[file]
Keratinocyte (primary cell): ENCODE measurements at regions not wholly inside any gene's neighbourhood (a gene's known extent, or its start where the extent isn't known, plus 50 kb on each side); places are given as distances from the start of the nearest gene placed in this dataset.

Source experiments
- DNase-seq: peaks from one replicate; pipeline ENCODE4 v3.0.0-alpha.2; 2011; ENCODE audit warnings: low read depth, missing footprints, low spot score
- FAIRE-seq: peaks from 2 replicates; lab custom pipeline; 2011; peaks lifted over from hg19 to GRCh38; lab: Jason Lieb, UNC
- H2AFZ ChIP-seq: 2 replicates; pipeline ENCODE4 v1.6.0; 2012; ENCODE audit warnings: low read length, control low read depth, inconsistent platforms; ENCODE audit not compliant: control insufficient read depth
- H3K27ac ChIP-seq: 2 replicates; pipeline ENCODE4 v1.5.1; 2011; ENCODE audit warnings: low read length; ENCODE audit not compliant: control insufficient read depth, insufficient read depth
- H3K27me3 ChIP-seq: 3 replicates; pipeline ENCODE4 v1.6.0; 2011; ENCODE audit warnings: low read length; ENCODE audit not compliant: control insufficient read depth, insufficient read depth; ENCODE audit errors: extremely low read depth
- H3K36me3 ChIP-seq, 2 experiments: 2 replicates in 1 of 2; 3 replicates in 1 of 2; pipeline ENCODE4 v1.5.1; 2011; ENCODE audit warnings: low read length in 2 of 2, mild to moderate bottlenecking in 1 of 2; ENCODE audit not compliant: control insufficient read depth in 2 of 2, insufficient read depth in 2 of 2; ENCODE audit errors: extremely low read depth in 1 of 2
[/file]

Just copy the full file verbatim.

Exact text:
Keratinocyte (primary cell): ENCODE measurements at regions not wholly inside any gene's neighbourhood (a gene's known extent, or its start where the extent isn't known, plus 50 kb on each side); places are given as distances from the start of the nearest gene placed in this dataset.

Source experiments
- DNase-seq: peaks from one replicate; pipeline ENCODE4 v3.0.0-alpha.2; 2011; ENCODE audit warnings: low read depth, missing footprints, low spot score
- FAIRE-seq: peaks from 2 replicates; lab custom pipeline; 2011; peaks lifted over from hg19 to GRCh38; lab: Jason Lieb, UNC
- H2AFZ ChIP-seq: 2 replicates; pipeline ENCODE4 v1.6.0; 2012; ENCODE audit warnings: low read length, control low read depth, inconsistent platforms; ENCODE audit not compliant: control insufficient read depth
- H3K27ac ChIP-seq: 2 replicates; pipeline ENCODE4 v1.5.1; 2011; ENCODE audit warnings: low read length; ENCODE audit not compliant: control insufficient read depth, insufficient read depth
- H3K27me3 ChIP-seq: 3 replicates; pipeline ENCODE4 v1.6.0; 2011; ENCODE audit warnings: low read length; ENCODE audit not compliant: control insufficient read depth, insufficient read depth; ENCODE audit errors: extremely low read depth
- H3K36me3 ChIP-seq, 2 experiments: 2 replicates in 1 of 2; 3 replicates in 1 of 2; pipeline ENCODE4 v1.5.1; 2011; ENCODE audit warnings: low read length in 2 of 2, mild to moderate bottlenecking in 1 of 2; ENCODE audit not compliant: control insufficient read depth in 2 of 2, insufficient read depth in 2 of 2; ENCODE audit errors: extremely low read depth in 1 of 2